Friday, October 04, 2019

What did you wish you knew, or had someone near you understand?

Hi,

In an online article somewhere far, far, away I caught the line: what did you wish you knew or had someone near you understand?

Well, there is a question. Two. perhaps. :-) Here's my thoughts on this and if you have your own, please feel free to share via the contact form, in the comments, or feel free to not to. It's all very calm here at YATGB.

What did you wish you knew?

That as a young man, that life would get easier as I got older and that I'd meet someone very special to share things with (the Ever Lovely Mrs J, of course).

That it's okay to make mistakes and to learn from them, is sometimes the best - and the only - thing you can do.

That when I started to learn who I was - trans-something-or-other - than it's not about passing, but making the best of what you have. You can practice your make-up skills, learn what works (and what doesn't), try different styles, and the Return in 28 Days option can be a good friend.

That going to a social & support group would be one of the best things I ever did.

That sometimes it's best to ask questions when you're not 100% sure and to listen - properly listen - rather than waiting for a chance to throw your own comments into the conversation.

That sometimes I'm my own worst critic and I that I can change that. Not to BS myself, but to be kind, as I wouldn't say such things to a friend.

What did you wish someone near you understood?

That for me, this isn't a kink: that being trans* is part of my identity and it doesn't switch off. Sure, sometimes it's quiet and sometimes it's noisy: but it never really goes away. I am always me, not matter how I look.

That only being a man - or more accurately, only looking and behaving like a bloke - is suffocating. I am happier when I am able to express who I am. This doesn't mean I have to be dressed to be happy: it just means I need the option - the freedom? - to go there or feel that my body looks how I feel it should.

That having smooth pins makes me feel okay about my body, and if I feel okay about my body, that helps me feel okay about me.

That I'm doing the best I can, with who I am, in the world I live in.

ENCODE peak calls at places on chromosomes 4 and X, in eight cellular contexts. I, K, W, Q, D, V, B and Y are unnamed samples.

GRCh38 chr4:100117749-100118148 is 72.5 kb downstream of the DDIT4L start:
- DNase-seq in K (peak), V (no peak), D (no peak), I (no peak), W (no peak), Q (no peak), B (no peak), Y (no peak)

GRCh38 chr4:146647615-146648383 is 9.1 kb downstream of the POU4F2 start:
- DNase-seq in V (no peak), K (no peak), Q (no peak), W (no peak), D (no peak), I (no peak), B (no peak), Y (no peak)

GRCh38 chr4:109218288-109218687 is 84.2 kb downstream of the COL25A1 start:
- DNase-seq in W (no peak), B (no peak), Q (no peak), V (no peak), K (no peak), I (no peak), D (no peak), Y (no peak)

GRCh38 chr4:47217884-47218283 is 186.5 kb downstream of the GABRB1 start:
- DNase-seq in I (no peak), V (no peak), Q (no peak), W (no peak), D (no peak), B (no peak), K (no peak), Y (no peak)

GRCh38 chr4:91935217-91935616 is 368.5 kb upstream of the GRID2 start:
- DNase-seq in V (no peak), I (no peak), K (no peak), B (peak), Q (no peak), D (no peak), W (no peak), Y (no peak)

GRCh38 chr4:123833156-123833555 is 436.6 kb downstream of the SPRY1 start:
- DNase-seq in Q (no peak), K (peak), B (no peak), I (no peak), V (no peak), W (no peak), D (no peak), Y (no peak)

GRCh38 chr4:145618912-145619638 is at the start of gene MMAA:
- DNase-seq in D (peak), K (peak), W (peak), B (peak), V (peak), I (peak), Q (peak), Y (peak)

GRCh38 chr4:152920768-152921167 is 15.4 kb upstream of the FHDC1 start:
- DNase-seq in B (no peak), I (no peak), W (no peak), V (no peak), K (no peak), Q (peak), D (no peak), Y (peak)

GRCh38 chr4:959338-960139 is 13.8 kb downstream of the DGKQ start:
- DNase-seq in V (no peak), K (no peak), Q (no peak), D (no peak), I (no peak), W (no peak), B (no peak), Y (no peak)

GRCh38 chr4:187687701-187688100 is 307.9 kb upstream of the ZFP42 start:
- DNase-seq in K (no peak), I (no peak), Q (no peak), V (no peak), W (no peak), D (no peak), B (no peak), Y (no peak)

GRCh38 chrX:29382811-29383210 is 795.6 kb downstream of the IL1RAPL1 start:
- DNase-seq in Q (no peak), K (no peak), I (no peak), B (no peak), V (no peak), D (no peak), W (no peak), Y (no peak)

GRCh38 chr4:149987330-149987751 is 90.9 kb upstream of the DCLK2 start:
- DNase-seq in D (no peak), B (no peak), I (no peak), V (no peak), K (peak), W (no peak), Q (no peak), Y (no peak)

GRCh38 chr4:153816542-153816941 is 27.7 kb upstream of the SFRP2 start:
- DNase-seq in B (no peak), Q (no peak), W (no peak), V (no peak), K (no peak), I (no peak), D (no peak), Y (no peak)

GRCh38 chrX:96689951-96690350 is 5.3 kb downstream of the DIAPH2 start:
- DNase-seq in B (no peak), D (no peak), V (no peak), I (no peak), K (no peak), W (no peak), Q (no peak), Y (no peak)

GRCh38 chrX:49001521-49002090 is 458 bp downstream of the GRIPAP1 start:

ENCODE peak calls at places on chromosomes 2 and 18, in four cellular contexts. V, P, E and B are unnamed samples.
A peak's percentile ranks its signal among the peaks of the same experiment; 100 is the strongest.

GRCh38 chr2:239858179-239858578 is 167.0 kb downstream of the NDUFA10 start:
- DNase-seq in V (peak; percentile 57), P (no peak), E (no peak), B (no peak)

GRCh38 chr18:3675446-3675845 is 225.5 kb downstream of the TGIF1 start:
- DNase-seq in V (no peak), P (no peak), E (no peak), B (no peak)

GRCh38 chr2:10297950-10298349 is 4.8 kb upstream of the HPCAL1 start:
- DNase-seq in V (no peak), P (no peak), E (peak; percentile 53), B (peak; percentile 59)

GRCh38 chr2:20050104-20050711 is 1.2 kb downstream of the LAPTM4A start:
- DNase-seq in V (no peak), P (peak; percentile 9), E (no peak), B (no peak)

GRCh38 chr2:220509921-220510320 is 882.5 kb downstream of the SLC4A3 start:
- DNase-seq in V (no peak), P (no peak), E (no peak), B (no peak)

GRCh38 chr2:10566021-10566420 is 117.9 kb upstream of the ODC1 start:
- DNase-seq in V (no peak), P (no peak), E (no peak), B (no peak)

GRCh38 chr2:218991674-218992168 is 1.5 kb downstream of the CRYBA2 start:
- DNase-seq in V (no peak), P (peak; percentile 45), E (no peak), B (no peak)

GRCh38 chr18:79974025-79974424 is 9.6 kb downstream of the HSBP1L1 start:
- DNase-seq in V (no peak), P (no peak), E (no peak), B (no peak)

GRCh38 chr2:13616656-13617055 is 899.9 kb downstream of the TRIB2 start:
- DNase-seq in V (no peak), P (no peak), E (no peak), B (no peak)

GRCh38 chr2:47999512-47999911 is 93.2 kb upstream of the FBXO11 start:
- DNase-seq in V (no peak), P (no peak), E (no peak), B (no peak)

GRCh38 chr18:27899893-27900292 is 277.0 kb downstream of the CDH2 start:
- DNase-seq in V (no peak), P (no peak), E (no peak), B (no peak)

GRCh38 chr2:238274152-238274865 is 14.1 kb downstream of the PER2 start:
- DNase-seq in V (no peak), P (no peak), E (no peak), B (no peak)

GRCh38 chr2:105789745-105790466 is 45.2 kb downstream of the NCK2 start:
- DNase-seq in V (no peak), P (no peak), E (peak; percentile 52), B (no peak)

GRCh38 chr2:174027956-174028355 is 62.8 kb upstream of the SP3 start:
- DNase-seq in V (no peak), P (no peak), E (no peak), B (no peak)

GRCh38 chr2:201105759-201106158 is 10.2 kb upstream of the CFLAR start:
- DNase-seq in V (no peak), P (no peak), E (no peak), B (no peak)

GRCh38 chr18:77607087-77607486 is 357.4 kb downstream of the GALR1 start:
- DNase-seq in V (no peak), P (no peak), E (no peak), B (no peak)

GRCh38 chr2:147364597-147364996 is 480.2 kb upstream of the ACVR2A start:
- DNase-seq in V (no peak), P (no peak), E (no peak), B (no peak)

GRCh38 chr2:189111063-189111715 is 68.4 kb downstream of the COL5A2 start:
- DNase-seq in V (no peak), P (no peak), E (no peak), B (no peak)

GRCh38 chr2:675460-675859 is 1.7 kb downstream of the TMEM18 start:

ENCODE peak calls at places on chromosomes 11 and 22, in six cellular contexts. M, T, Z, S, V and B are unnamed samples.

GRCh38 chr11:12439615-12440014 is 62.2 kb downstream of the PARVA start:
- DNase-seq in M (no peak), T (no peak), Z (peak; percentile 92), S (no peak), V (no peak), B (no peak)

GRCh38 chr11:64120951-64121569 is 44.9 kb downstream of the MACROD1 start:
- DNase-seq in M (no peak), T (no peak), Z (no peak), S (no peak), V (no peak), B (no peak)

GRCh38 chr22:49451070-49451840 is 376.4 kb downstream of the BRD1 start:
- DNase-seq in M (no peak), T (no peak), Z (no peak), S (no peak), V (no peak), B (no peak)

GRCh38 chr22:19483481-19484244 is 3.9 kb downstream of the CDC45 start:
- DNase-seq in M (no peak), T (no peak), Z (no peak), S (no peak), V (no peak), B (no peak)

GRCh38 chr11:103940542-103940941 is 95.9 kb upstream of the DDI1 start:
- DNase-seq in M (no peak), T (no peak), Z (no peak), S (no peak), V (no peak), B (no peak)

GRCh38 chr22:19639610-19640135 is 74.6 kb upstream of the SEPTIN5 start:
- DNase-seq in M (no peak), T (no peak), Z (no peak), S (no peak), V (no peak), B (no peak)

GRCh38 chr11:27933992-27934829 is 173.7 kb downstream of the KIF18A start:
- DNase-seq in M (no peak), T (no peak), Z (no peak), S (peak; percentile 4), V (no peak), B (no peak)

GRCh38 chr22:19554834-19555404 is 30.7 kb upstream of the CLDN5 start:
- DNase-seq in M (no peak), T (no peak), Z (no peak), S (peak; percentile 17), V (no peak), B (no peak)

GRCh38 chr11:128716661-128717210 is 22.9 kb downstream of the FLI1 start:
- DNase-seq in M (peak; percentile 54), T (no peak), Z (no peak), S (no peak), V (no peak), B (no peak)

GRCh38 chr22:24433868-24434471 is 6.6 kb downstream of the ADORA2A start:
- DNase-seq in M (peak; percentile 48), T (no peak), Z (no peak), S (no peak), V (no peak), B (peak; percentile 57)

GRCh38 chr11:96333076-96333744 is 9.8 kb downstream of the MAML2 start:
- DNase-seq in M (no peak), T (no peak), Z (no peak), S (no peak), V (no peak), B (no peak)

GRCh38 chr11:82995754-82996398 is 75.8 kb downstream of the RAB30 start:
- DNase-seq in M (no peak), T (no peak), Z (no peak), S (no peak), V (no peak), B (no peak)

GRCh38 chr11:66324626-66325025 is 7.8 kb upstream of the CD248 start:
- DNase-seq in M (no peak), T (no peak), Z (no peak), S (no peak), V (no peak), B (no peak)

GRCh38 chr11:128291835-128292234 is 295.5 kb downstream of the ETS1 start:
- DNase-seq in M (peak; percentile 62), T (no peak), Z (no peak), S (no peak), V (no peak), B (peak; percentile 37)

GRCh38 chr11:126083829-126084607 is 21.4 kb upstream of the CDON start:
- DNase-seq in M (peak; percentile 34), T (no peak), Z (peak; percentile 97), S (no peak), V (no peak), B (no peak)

That I don't always get it right and for that, I'm sorry.

___

Take care,
Lynn

2 comments:

  1. Tick, tick, tick, tick. Spot on, Lynn.
    Things I wish I had told my younger self.
    That you don't have to judge yourself against the flawless photos in magazines or on the web.
    That finding people to talk or write to would be one of the best things you did.
    That, if not now, then later on, attitudes would grow more accepting and that people would take you as you are and how you present yourself without odd looks or comments (although it helps to be a 'lady of a certain age' and therefore almost invisible).
    That you should dress down a bit or more your age if you want to go out and not stand out, but it's OK if you want to doll up to the nines in the privacy of your own place (but probably not for the supermarket).

    You are who you are. It won't go away, and if you try and hide from it or suppress it it'll just made you unhappy and resentful.

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    1. Thanks for sharing your thoughts, Susie. I think you've shared some quality wisdom. The glossy magazines don't help, but self acceptance does. The dressing thing made me smile, as I have on occasion seen people dolled up and pushing a trolley through the posh snacks and wine sections. The giveaway tac-tac-tac of heels as they approach :-)

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